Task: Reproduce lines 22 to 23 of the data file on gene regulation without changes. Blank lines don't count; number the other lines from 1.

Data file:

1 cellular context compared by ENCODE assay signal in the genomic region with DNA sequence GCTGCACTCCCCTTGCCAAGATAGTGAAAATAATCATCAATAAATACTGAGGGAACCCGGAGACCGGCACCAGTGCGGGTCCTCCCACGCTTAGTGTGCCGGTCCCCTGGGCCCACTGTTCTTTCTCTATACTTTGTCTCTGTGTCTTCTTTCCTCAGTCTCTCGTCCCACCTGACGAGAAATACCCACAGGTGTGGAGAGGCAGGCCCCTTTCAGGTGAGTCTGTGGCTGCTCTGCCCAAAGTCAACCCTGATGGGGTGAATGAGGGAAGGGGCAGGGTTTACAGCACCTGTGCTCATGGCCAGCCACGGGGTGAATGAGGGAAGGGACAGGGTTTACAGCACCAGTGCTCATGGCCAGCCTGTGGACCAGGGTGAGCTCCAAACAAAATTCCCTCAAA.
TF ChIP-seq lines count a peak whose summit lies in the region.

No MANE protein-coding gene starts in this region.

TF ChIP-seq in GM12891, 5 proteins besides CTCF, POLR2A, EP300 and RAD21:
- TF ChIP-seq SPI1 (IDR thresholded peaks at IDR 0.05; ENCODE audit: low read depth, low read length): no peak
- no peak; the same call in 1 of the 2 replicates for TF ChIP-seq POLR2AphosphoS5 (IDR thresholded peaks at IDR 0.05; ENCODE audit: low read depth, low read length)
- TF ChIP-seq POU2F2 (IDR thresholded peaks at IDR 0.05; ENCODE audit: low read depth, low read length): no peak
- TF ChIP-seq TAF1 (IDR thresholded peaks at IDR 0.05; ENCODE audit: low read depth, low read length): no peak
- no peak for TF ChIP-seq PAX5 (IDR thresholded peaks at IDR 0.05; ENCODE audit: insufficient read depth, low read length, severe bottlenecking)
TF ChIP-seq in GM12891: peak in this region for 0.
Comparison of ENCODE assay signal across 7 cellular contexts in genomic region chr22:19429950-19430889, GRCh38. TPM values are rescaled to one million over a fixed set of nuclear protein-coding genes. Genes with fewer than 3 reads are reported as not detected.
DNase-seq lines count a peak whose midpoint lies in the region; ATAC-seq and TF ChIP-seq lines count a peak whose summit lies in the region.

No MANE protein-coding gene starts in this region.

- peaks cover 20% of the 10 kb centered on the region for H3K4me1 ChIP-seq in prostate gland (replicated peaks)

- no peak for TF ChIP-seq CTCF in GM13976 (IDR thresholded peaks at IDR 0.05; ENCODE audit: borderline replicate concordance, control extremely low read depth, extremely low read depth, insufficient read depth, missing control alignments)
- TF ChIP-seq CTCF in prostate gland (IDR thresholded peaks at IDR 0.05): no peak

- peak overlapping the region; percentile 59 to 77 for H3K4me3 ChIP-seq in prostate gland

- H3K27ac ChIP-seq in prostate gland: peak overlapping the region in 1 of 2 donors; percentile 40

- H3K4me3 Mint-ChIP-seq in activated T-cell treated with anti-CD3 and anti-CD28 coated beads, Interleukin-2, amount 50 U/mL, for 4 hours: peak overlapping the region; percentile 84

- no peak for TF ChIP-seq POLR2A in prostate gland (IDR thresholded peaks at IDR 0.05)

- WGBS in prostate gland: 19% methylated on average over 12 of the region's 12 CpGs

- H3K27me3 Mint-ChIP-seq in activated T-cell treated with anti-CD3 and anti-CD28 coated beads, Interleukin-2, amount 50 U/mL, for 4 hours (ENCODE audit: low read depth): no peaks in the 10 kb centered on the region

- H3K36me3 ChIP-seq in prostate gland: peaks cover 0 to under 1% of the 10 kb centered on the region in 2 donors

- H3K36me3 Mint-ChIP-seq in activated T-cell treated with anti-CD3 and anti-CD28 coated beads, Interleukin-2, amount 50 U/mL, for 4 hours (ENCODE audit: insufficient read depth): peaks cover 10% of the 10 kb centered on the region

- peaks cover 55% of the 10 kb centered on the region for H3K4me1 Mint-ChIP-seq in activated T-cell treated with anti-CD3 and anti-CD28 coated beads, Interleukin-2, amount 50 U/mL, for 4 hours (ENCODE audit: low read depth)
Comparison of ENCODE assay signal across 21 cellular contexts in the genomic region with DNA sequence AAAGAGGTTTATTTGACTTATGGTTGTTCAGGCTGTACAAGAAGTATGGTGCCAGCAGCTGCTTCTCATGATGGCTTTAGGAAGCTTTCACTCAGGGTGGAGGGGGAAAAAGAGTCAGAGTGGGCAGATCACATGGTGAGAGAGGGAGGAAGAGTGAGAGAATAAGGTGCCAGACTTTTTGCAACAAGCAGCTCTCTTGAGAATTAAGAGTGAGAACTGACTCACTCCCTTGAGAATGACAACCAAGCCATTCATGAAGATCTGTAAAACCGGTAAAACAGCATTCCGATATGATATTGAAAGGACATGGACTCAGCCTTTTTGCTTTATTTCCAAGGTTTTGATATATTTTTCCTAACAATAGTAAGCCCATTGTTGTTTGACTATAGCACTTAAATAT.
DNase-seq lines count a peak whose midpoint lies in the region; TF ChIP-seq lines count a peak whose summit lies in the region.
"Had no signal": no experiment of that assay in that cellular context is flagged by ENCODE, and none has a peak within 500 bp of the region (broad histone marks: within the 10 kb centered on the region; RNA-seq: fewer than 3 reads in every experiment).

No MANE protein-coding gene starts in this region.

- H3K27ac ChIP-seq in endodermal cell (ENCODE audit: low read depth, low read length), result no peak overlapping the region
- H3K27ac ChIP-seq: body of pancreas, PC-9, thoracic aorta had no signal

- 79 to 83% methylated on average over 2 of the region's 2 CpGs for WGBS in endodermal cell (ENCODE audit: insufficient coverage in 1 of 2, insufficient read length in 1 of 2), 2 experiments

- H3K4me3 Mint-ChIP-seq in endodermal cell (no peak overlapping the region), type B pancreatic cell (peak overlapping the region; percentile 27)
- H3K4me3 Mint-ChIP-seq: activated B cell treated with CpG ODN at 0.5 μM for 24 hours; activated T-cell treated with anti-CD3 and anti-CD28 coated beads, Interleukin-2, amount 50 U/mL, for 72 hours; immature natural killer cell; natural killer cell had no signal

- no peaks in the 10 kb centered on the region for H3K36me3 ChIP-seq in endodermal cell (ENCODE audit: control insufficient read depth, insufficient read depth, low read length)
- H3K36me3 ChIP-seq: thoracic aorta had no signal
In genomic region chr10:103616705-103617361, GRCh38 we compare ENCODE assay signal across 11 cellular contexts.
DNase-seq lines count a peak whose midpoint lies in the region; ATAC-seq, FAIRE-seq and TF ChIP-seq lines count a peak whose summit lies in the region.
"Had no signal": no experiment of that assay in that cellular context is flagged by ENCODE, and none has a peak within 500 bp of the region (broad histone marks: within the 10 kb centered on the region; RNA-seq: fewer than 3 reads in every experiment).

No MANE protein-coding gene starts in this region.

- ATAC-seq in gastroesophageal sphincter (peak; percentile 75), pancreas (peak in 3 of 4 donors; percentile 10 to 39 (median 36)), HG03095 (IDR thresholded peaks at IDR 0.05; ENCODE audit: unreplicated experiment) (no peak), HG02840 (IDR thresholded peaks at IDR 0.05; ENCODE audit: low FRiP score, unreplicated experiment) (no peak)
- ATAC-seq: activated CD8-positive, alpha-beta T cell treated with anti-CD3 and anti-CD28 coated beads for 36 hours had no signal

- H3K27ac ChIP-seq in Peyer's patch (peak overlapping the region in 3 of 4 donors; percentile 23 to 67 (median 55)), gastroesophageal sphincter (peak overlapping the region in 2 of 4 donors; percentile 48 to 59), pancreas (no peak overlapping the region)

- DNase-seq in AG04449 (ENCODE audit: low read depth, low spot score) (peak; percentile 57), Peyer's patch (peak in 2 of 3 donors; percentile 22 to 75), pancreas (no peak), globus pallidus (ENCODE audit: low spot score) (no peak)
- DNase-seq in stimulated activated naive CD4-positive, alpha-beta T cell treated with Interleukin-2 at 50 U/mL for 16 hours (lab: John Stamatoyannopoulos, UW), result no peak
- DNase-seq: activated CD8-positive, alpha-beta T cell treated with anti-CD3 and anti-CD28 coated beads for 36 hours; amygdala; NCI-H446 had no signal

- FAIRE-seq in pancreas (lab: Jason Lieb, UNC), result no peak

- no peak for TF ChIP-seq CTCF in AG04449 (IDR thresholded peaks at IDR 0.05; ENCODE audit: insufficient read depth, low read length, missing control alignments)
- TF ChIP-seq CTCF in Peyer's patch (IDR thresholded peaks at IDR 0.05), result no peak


- H3K27me3 Mint-ChIP-seq in activated T-cell treated with anti-CD3 and anti-CD28 coated beads, Interleukin-2, amount 50 U/mL, for 4 hours (ENCODE audit: low read depth): no peaks in the 10 kb centered on the region

- H3K36me3 ChIP-seq in prostate gland: peaks cover 0 to under 1% of the 10 kb centered on the region in 2 donors